Orange County has seen a significant decline in the number of intensive care unit COVID-19 patients, as overall trends continue on an encouraging path.
After a one-day break due to the Easter holiday, the county on Monday reported 208 new infections and logged four more coronavirus-related deaths since Saturday, bringing the cumulative case count to 251,310 and the death toll to 4,772.
The hospitalization counts, however, are a more key metric monitored by public health professionals, and in Orange County those numbers continued to trend down.
Hospitalizations remained at 109, the same as Saturday, but the number of patients in intensive care dropped from 23 to 16, according to the Orange County Health Care Agency.
The county has 36.5% of its ICU beds available and 72% of its ventilators.
“Things are looking good in Orange County; things are genuinely on the upswing,” said Andrew Noymer, a UC Irvine professor of population health and disease prevention.
“People say, `Aren’t you worried about the variants coming and taking over and, of course, I’m worried … but the numbers don’t show that happening here yet,” he said.
Cases are rising in some other states such as Michigan and Massachusetts, but there’s no way to know if the same will happen in California, Noymer told City News Service.
“COVID has a way of evading our most facile predictions,” he said. “If California is good until July again, or beyond, because of the upper hand we have in vaccinations, then I don’t see hiding in our basements … We have to send our kids back to school sooner or later and it might as well be sooner, as long as the data are looking as good as they are now.”
There’s a danger in clamping down while the statistics are trending positively, Noymer said.
“There may be some time in the future for us to hide in our basements and I’d rather keep our powder dry for that eventuality and have a little freedom now,” he said.
Noymer also noted the improvement in the pace of fatalities.
“The slowdown in deaths has been profound,” Noymer said.
The county’s death toll for March stood at 116, far below the February number of 551. The death toll for January, the deadliest by far during the pandemic, stands at 1,470, while December’s was 922.
The December and January death tolls reflect a holiday-fueled surge. The monthly totals continue to be adjusted as deaths are confirmed as being COVID-related.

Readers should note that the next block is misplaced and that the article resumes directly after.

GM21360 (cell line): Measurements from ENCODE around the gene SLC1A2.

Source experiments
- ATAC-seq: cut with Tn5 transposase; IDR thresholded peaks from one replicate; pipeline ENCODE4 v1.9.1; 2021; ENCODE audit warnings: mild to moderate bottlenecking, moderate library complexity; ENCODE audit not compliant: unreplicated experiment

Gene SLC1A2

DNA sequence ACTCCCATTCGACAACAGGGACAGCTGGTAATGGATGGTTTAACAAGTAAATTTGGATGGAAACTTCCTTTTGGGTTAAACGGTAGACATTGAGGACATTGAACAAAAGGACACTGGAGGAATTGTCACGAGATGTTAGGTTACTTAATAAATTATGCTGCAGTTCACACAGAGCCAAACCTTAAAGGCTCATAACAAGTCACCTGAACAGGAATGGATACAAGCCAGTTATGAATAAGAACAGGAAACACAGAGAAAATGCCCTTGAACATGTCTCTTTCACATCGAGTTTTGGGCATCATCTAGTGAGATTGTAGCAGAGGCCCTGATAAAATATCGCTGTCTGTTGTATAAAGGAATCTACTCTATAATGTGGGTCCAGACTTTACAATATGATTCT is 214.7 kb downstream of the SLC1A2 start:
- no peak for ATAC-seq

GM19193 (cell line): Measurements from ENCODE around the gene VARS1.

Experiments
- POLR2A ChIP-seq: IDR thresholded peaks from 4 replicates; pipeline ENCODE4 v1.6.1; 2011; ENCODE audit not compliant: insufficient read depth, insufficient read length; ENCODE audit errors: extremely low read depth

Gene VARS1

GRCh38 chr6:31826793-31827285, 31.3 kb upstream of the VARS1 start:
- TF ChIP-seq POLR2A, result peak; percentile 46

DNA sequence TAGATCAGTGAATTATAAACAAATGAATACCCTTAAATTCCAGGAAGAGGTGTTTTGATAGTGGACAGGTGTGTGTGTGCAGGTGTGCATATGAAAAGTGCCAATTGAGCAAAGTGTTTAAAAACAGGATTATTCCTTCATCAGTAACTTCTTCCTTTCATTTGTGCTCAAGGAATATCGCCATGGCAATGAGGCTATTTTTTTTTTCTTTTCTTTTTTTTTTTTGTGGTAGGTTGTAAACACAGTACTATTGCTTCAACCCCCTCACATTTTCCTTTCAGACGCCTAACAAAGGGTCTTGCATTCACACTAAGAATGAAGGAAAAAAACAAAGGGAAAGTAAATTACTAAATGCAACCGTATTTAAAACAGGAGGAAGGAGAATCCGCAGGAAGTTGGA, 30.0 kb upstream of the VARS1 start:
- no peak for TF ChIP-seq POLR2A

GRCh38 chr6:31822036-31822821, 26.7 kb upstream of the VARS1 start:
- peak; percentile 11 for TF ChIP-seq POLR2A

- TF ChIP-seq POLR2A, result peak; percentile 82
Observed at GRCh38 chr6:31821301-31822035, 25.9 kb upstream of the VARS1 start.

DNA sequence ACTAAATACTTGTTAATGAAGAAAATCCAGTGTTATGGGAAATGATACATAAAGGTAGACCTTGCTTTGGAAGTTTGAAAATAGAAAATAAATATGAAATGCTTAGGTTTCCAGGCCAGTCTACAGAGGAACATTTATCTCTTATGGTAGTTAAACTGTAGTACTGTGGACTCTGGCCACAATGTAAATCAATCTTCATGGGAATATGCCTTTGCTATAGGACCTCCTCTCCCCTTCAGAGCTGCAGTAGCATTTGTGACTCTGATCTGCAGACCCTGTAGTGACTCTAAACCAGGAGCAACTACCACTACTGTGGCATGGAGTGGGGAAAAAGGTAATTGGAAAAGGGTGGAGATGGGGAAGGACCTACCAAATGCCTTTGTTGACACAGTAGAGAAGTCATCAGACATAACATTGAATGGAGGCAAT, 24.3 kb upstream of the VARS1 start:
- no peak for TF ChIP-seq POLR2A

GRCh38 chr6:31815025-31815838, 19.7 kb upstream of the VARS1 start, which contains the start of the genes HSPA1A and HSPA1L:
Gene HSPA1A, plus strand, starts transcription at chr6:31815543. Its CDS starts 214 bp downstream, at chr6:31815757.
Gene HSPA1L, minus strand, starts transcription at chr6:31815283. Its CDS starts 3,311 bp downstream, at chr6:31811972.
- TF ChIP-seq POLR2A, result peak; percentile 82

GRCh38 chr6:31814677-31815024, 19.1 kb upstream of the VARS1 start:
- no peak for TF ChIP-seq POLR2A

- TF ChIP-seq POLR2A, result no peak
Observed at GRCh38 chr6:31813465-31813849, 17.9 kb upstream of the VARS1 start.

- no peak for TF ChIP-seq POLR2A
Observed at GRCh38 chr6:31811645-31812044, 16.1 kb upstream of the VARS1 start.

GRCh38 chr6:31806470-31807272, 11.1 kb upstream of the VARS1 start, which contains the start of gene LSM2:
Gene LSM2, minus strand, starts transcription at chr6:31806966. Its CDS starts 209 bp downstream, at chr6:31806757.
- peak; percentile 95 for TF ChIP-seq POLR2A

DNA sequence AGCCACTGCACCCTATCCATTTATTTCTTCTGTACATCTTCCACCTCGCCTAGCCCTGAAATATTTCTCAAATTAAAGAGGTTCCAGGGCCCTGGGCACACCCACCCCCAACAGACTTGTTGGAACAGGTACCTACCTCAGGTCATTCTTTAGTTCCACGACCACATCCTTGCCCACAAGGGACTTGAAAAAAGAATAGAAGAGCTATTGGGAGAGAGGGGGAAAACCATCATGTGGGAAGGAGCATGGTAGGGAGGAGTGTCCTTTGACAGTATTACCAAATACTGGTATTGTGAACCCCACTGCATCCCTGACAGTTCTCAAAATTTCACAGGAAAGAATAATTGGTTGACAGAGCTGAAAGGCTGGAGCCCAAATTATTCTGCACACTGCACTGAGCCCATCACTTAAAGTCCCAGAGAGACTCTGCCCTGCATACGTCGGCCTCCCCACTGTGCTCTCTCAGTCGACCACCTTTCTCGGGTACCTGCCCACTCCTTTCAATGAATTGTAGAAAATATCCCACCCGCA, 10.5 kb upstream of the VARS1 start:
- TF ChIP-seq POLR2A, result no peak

The most recent weekly update from the state, issued on Tuesdays, showed the county’s test positivity rate improved from 2.1% to 1.7%, and the adjusted case rate per 100,000 people on a seven-day average with a seven-day lag improved from 3.5 last Tuesday to 2.8.
The county’s Health Equity Quartile rate, which measures positivity in hotspots in disadvantaged communities, improved from 3.2% to 2.6% last week.
Orange County is coming off a record for COVID-19 vaccinations set Thursday, when 13,400 doses were administered at county-operated point of dispensing sites.
Orange County officially moved into the orange tier of the state’s re-opening system last Wednesday, the same day officials opened their newest large-scale vaccination POD site at the Orange County Fairgrounds in Costa Mesa.
Vaccinations are key to emerging from the pandemic, Noymer said.
“We’re still in the mode where we need to vaccinate,” he said. “We need to seize this opportunity to vaccinate … Every day there’s a story about how well they work against new variants, but … the evidence says they still work against the variants. The lesson for Orange County and California is just vaccinate now.”
The county’s move into the orange tier of the state’s Blueprint for a Safer Economy allowed the county to ease restrictions on a variety of business sectors. Retail stores now do not have to limit capacity at all, and churches, movie theaters, museums, zoos and aquariums were allowed to expand from 25% to 50% of capacity.
Restaurants were given permission to expand indoor dining to 50% and wineries to offer indoor service at 25%, while bars that don’t serve food got the green light to reopen outdoors. Gyms and fitness centers were cleared to expand to 25% of capacity, and family entertainment centers can offer indoor attractions such as bowling.
Under current rules, the county’s new case rate must dip below 1 per 100,000 residents to make it to the yellow tier, but the county has qualified for the yellow tier in positivity rates for the past week. Once the state reaches 4 million vaccinations in low-income communities, the benchmark for advancing to yellow will increase to 2 per 100,000 residents.
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